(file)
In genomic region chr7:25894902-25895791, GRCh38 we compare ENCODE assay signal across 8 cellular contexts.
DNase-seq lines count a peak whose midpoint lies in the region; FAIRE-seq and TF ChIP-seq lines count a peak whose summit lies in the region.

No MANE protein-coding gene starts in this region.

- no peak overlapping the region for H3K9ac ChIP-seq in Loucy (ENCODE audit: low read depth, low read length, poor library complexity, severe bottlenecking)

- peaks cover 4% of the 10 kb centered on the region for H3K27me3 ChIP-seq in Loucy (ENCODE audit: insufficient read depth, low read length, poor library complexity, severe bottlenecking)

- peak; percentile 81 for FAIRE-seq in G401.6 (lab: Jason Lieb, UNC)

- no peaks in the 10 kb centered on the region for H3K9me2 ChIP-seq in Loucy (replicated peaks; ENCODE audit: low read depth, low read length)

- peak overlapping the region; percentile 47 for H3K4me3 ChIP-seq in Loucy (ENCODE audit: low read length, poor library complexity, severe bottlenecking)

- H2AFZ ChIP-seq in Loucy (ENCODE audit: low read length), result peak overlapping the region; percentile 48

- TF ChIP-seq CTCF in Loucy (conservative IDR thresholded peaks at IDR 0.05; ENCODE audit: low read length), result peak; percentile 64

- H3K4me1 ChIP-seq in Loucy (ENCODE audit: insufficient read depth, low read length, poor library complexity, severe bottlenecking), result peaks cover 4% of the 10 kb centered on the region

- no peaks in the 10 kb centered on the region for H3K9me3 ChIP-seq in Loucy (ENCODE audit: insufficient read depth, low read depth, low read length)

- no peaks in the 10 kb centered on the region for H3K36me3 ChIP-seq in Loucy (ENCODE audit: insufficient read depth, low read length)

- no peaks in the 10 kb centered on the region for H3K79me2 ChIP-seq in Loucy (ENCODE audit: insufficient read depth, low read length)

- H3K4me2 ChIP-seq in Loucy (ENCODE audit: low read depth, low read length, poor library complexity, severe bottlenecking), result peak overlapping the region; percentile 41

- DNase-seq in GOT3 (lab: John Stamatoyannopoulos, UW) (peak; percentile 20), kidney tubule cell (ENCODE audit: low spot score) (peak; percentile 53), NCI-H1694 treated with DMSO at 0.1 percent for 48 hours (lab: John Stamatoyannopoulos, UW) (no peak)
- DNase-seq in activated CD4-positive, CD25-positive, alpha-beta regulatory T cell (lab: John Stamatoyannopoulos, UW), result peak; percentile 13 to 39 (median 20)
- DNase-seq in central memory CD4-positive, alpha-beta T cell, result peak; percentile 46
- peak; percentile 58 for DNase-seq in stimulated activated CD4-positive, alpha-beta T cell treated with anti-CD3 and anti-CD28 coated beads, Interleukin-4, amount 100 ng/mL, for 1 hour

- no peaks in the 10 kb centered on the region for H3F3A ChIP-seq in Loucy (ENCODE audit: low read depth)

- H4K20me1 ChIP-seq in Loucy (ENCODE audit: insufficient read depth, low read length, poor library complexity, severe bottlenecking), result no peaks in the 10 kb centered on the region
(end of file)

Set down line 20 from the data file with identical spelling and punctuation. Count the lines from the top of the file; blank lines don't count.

- no peaks in the 10 kb centered on the region for H3F3A ChIP-seq in Loucy (ENCODE audit: low read depth)